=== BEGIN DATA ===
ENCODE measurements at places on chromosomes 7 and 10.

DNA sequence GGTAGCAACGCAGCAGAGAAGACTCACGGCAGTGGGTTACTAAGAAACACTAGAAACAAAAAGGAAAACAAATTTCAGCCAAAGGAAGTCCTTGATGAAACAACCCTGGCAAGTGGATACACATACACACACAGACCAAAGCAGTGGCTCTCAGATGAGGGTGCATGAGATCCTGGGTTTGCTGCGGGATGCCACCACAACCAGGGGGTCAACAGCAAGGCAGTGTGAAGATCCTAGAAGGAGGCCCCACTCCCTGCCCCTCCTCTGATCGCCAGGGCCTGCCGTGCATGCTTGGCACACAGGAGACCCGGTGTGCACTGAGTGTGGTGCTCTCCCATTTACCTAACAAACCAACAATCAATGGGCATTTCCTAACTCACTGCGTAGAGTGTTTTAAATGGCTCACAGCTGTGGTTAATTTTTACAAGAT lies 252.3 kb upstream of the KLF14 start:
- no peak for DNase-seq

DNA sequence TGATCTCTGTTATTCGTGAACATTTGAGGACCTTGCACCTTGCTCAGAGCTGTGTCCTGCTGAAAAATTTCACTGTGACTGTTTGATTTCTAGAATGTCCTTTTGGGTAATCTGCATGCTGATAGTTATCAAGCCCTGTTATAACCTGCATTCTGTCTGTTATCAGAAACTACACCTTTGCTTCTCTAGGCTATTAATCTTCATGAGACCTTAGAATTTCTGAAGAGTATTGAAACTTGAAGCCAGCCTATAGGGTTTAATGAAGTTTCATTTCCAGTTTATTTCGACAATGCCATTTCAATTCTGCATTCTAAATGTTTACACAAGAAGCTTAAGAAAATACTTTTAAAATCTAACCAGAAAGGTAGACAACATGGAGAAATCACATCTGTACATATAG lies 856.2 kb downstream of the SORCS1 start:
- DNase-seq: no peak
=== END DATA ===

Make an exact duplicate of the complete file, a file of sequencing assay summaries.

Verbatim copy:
ENCODE measurements at places on chromosomes 7 and 10.

DNA sequence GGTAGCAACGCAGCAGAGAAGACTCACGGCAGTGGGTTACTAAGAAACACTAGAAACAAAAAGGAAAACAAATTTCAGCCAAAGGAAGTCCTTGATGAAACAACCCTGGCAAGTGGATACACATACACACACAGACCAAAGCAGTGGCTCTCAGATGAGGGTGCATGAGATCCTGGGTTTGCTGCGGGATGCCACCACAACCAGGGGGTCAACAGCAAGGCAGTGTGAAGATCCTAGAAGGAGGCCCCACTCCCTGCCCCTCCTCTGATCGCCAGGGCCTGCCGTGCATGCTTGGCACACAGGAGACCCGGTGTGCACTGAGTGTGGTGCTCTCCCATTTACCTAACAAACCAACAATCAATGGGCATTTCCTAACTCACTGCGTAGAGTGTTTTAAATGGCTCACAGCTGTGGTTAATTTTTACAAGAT lies 252.3 kb upstream of the KLF14 start:
- no peak for DNase-seq

DNA sequence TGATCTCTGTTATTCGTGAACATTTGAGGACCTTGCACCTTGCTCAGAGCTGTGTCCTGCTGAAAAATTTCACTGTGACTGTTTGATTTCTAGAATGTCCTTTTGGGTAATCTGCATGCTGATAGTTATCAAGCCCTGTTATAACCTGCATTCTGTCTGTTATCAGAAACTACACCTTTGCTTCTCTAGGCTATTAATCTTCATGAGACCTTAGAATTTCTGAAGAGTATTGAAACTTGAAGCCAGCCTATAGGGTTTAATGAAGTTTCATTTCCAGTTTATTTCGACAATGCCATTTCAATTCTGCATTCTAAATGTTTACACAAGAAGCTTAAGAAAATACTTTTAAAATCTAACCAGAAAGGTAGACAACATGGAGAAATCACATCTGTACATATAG lies 856.2 kb downstream of the SORCS1 start:
- DNase-seq: no peak